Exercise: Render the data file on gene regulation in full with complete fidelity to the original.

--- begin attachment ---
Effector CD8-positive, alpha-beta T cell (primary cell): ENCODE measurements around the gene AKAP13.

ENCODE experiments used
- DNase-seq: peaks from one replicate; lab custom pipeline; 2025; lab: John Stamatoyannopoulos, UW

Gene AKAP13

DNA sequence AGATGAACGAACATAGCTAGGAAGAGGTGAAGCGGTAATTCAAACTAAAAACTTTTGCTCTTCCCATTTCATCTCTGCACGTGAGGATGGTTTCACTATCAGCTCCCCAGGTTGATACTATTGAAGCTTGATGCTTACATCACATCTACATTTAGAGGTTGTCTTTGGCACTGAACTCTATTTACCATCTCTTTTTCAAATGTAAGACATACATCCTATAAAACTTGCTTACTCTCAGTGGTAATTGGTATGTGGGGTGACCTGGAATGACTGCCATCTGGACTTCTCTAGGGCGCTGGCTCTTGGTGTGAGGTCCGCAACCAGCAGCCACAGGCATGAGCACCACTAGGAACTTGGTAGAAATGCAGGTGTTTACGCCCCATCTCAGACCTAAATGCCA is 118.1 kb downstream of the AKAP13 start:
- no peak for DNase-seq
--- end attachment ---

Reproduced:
Effector CD8-positive, alpha-beta T cell (primary cell): ENCODE measurements around the gene AKAP13.

ENCODE experiments used
- DNase-seq: peaks from one replicate; lab custom pipeline; 2025; lab: John Stamatoyannopoulos, UW

Gene AKAP13

DNA sequence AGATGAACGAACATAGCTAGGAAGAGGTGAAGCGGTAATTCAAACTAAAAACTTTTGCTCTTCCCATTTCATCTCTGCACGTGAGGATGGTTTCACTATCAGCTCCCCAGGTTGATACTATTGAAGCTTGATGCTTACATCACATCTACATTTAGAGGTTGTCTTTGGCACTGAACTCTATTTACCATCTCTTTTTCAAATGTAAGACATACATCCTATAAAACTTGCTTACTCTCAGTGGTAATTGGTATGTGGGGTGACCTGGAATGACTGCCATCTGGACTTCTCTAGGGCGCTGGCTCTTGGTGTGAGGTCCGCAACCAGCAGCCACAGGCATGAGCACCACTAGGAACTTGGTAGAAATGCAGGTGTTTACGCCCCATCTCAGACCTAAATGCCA is 118.1 kb downstream of the AKAP13 start:
- no peak for DNase-seq